Sunday, 13 February 2011


What are some of the all-consuming fears (concerns about a tangible and specific threat) and anxieties (concerns about intangible threats) of post-Cold War civilization? German theologian and philosopher Paul Tilich argued that Western civilization has gone through the 'ontic anxiety' in the classical world, to the moral anxiety in the Medieval times, and finally to spiritual anxiety that produces emptiness and meaninglessness in the 20th century.
Unlike ontological anxiety that is rooted in the fear of non-being, ontic anxiety is based on fear of inability to survive and improve as a human being - ontological and phenomenological conditions converging in the mind as conditioned by societal institutions that give it identity and meaning. For example, while the threat of a specific act of political violence (terrorism) that threatens my life at a specific instance produces fear for me alone, the manner by which governments project to the public the vague threat of 'terrorism' produces mass anxiety.

I would agree with Tilich and psychologist Carl Rogers, but only if we are referring to Plato and Cicero, and perhaps even a segment of the aristocracy, suffering from 'ontic anxiety'. However, it is difficult for me to conceive of a slave working in the mines in ancient Athens or Rome not having a preoccupation with more mundane issues like daily work and treatment by the master, suffering from tangible fears, rather than suffering from ontic anxieties that presume a state of leisure if not luxury lifestyle. Similarly, I am not certain the degree to which a Medieval serf suffered from moral anxiety as he/she suffered from fear based on superstitious beliefs that Christian culture produced and reinforced. Moreover, given the asymmetrical gender relationships, moral anxiety may have been the domain of noble males and clergy. Women I would assume suffered mortified fear and an all-consuming anxiety, simply because they were born with the seeds of Eve (evil) as far as theocentric (God the Father) society was concerned.

As far as 20th century existential anxiety of emptiness is concerned, I would agree with Tilich and Rogers that society imposed this modern disease on the middle class, but I am not sure that a coal miner or a worker was ever infected by it, as he/she was infected by tangible fears of surviving another day at work and home where several people are waiting to be supported. The question for the 21st century is the degree to which the middle class continues to suffer from anxiety of meaninglessness and emptiness amid new waves of uncertainty about the changing social structure owing to a market economy that concentrates wealth and leaves less and less room for upward social mobility, thereby exposing liberal bourgeois democracy as a facade for finance capitalism.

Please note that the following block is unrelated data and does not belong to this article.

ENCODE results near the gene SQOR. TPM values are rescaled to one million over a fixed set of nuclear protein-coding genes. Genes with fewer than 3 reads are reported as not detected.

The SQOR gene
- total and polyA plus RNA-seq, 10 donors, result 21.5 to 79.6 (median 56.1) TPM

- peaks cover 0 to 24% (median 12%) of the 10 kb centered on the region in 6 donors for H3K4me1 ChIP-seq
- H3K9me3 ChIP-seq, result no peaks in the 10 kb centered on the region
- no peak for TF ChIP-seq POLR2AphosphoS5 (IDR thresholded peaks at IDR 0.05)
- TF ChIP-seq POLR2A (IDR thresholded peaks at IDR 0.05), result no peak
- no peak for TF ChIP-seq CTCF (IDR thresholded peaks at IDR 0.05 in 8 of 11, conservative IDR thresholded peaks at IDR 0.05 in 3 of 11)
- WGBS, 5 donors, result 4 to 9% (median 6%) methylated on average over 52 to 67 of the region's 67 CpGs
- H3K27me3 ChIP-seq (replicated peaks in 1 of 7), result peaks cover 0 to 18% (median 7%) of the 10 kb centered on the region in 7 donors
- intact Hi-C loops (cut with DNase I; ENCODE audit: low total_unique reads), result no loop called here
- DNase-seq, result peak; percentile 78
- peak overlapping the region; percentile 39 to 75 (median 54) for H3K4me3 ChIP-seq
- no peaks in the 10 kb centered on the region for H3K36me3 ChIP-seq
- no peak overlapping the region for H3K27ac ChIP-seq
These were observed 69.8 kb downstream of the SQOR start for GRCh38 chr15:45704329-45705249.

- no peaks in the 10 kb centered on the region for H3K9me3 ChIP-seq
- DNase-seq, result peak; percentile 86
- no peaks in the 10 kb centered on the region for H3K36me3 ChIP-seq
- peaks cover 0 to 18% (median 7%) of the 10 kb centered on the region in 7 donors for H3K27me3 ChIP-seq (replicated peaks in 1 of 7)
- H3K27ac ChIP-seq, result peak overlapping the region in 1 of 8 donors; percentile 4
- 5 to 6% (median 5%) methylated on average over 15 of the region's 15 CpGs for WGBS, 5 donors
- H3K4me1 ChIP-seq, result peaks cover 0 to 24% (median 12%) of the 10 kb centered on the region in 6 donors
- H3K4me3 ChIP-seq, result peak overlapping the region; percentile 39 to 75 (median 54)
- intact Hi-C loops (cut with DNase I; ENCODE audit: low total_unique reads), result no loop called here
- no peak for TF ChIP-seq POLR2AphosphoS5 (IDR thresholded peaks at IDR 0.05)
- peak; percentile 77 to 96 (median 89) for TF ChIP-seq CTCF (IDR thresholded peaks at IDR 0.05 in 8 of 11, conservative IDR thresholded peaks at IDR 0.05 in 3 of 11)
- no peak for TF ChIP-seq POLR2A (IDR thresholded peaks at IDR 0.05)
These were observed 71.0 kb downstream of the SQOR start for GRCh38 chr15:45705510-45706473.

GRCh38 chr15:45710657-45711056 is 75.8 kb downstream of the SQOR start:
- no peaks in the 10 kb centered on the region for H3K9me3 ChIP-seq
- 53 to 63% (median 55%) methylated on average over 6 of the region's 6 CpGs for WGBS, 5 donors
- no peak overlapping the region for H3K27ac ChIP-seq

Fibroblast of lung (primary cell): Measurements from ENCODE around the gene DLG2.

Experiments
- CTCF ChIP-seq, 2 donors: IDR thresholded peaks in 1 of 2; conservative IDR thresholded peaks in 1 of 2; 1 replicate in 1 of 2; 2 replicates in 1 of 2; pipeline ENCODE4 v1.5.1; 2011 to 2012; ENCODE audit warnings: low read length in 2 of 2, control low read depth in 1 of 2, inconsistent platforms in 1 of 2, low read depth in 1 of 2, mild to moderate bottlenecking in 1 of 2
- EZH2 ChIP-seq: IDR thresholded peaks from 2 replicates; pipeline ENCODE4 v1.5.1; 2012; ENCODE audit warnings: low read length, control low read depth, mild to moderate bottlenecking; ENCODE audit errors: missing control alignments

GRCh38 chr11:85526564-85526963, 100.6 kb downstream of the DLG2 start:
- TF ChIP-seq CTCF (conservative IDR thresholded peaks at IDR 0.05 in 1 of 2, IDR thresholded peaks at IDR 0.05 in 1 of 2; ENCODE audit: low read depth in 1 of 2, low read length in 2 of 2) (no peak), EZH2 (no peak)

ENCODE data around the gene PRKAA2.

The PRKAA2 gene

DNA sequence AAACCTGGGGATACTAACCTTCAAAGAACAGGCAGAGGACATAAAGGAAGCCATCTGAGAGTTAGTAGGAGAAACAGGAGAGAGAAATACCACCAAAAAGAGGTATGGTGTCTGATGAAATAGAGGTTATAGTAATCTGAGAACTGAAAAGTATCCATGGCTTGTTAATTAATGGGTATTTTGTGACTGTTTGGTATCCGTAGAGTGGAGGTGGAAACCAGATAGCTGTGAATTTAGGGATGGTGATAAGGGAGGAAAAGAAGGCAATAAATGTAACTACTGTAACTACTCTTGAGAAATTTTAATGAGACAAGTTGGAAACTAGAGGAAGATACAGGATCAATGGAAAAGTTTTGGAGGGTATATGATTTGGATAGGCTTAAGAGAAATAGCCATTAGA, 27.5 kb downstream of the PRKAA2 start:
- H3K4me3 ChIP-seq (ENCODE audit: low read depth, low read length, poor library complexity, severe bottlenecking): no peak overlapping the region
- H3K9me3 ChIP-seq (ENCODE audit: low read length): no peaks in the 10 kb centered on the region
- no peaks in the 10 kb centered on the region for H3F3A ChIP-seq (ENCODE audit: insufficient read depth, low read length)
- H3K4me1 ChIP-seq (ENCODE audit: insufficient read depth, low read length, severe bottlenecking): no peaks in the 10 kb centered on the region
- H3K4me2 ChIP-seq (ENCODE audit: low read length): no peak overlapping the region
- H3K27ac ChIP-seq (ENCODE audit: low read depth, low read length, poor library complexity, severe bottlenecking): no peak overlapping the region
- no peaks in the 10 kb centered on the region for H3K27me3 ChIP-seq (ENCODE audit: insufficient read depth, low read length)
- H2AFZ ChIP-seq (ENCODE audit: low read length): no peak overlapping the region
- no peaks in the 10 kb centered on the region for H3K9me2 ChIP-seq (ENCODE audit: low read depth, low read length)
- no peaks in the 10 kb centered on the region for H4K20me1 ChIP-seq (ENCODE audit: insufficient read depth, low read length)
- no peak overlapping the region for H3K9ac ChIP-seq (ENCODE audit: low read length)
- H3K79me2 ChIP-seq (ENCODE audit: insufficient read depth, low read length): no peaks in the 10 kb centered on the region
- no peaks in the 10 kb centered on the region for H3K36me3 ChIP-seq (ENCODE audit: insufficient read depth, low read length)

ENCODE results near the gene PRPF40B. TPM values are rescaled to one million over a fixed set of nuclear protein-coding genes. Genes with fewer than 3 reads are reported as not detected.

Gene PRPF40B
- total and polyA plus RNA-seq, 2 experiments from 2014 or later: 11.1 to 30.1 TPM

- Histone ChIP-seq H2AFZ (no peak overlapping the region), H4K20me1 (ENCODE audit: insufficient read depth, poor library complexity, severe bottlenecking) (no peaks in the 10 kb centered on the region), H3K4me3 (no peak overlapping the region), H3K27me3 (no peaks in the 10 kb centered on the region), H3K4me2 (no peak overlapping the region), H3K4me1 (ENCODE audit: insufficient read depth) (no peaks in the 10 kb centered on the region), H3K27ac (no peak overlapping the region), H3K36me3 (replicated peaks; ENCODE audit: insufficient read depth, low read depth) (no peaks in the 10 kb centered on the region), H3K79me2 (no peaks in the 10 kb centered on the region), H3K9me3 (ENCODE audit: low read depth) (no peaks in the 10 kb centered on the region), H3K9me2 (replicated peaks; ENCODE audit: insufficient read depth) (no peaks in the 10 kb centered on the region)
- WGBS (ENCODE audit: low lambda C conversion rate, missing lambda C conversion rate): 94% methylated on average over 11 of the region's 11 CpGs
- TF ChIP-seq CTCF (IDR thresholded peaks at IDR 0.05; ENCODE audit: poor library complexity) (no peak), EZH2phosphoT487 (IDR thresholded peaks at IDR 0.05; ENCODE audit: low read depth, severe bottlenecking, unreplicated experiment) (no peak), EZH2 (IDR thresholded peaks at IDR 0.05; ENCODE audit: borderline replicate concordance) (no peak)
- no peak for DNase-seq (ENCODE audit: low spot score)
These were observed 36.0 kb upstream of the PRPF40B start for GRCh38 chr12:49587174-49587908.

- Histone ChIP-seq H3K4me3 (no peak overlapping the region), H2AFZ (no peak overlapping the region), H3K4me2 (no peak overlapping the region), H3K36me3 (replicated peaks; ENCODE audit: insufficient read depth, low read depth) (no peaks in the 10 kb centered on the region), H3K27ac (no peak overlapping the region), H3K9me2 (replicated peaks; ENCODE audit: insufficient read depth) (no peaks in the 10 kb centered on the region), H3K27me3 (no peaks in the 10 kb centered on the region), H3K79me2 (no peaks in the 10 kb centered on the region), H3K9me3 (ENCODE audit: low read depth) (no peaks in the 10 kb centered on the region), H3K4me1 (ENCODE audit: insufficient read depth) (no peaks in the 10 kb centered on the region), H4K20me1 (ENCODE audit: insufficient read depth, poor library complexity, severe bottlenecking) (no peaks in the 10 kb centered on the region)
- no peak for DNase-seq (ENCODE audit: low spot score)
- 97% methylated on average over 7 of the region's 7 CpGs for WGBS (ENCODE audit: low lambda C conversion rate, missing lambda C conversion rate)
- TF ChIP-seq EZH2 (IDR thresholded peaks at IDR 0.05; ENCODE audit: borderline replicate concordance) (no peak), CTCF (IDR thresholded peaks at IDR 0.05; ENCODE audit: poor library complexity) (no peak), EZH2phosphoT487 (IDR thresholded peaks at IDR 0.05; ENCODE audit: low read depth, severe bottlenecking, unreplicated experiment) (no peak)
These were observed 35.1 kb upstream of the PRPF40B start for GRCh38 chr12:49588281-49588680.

Have such mass anxieties turned into tangible fears with identifiable objects, namely government and business? What is certain is that with globalization of the economy (the more thorough integration of the capitalist system geographically and its concentration toward fewer people), with the advent of instant mass communications, combined with the global campaign on 'terrorism', the new culture of fear and anxiety replaced by the Cold War and nuclear holocaust prospect, has taken hold.

Do more people today around the world fear the future more than they did in decades or centuries past? Is fear of the unknown scarier today because there is greater awareness owing to modern communications systems, better educated people living in an urban, secular, and less superstitious world with more varieties of views instead of a single truth by nobility, church, or state? Do we have reasons to fear the future more today than our ancestors did? After all, we do not live in the age of the Black Death and the Hundred Years War, we do not live in the age of the Great Depression followed by a global war, nor do we live with the fear of Mutual Assured Destruction (MAD) nuclear doctrine where the possibility of blowing up the planet is real.